The Mirror and its social criticism

There is this sense of nostalgia in the film the mirror directed by Jafar Panahi. This film takes you back to those days in school when you used to wait for your parents to come and pick you up as soon as you are done with classes. A flock of girls running out of the school gates like birds flying out of cage, the atmosphere, the sense of freedom and the wait to get back to your nest. This fills up the first few minutes of this film. We follow the first grade school girl Mina on her journey back home when she realizes that her mother is not coming to pick her up. The school at least till some time is a prison, until you make friends over there. This girl is restless and wants to immediately fly back home. She waits but there is a lot of impatience in her, she knows nothing but mere landmarks on the way to her home. She encounters a lot of people on her way back home, most of them try to help her but others don’t even acknowledge her existence.

Mina

Adults have their own issues while children are in the world of their own and both treat each other’s issues as trivial. There are vehicles running like race cars on the streets of Tehran and this child jumps and runs and leaps to get to where she wants to go. A few times she holds strangers hands and burqas, but most of the time she runs without even looking at the vehicles passing by. This almost feels like a mirror to the kind of dangers lurking around the lives of children. We see the world through the eyes of this kid and how she perceives it. She can sense a blossoming love story between two adults on a bus or a mere attraction between them. She encounters an old lady and her constant complaining about how bad her life is.

These are the conversations she over hears, yet she may or may not be able to understand. Where the director deserves the applause is that amount of social commentary he tries to squeeze in from the background noise or the talks this kid over hears. She is a part of it and yet is not a part of it. Kids in an adult’s world play a part of mere observers or at least they are forced to be. They observe and try and make sense of everything happening around them. The conversations in the background range from an elderly woman complaining about her life to an argument between a couple in a shared taxi. Now this is my favorite part, how Panahi casually brings in a strong feminist message in this casual conversation. The woman here is arguing with her husband who is complaining about having to work both outside and at home. Their argument goes on covering all the subjects from equal wages, equal rights, equal distribution of work, ownership of property but at the end leaves no conclusion. The director here is just throwing torch on some societal issues and subtle Socio-political commentary in this casual banter between the couple.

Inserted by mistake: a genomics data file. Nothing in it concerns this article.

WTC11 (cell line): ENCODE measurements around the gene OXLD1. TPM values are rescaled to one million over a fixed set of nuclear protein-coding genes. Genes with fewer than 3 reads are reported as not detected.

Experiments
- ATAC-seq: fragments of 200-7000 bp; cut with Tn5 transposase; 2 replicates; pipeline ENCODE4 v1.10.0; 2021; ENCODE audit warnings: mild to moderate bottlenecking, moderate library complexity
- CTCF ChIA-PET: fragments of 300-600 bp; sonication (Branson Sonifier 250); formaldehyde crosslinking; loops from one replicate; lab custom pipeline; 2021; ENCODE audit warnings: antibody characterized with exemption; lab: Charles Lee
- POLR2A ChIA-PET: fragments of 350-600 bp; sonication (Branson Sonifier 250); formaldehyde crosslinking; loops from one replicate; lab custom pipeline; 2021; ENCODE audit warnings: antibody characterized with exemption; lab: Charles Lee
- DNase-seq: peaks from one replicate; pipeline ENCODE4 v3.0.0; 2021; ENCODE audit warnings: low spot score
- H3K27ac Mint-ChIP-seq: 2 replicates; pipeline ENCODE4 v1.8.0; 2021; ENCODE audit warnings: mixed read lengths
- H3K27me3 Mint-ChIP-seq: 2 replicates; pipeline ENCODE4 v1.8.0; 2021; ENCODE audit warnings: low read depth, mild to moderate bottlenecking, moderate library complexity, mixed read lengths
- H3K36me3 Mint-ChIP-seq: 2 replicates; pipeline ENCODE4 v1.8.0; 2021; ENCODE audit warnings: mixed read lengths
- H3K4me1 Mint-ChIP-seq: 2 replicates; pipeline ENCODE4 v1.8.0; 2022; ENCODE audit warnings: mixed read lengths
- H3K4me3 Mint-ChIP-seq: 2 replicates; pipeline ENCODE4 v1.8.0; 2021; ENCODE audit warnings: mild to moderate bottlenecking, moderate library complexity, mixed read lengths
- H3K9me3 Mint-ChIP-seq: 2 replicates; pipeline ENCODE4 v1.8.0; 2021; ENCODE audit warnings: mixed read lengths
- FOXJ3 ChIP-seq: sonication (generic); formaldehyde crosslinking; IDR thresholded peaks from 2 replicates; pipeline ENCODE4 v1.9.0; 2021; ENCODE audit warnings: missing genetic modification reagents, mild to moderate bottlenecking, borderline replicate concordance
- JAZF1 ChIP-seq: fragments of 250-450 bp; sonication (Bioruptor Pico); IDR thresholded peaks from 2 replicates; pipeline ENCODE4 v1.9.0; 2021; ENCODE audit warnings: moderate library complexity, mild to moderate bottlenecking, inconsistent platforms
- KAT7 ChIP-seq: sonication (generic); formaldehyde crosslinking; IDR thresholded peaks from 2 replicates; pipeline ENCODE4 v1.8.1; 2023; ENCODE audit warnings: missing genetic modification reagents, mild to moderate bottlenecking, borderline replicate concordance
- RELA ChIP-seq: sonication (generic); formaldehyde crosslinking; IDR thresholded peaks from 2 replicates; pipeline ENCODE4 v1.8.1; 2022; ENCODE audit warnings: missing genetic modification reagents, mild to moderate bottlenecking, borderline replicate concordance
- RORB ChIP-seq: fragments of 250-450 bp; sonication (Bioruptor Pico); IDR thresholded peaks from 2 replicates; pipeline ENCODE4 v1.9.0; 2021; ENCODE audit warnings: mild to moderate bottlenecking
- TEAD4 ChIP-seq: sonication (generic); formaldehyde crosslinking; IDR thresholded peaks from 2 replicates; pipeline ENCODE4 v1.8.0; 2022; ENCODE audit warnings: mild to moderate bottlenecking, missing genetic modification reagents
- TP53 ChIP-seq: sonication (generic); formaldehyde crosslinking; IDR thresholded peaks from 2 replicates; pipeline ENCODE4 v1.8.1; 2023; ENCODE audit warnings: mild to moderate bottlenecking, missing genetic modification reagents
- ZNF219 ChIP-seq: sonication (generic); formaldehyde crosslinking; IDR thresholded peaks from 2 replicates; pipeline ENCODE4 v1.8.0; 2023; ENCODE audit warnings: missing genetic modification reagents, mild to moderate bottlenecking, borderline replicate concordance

The title of this movie ‘The mirror’ is metaphorical in many ways, this film even though follows the girl and is about her journey it’s not completely about her. There are no visual metaphors or references to this but what this film is trying to do is to hold a mirror to the society around us. This film is more about the world around the child than the child herself. It makes you question the reality and at times makes you think if imaginary world was better. This is a kind of film you would want to re-visit. I want to conclude by quoting a line from Sylvia Plath’s Mirror.

Sylvia Plath

“In me she has drowned a young girl, and in me an old woman

Rises toward her day after day, like a terrible fish”

Now these lines have Easter eggs and chicken wings about this film and The white balloon and it’s for you to find 😉

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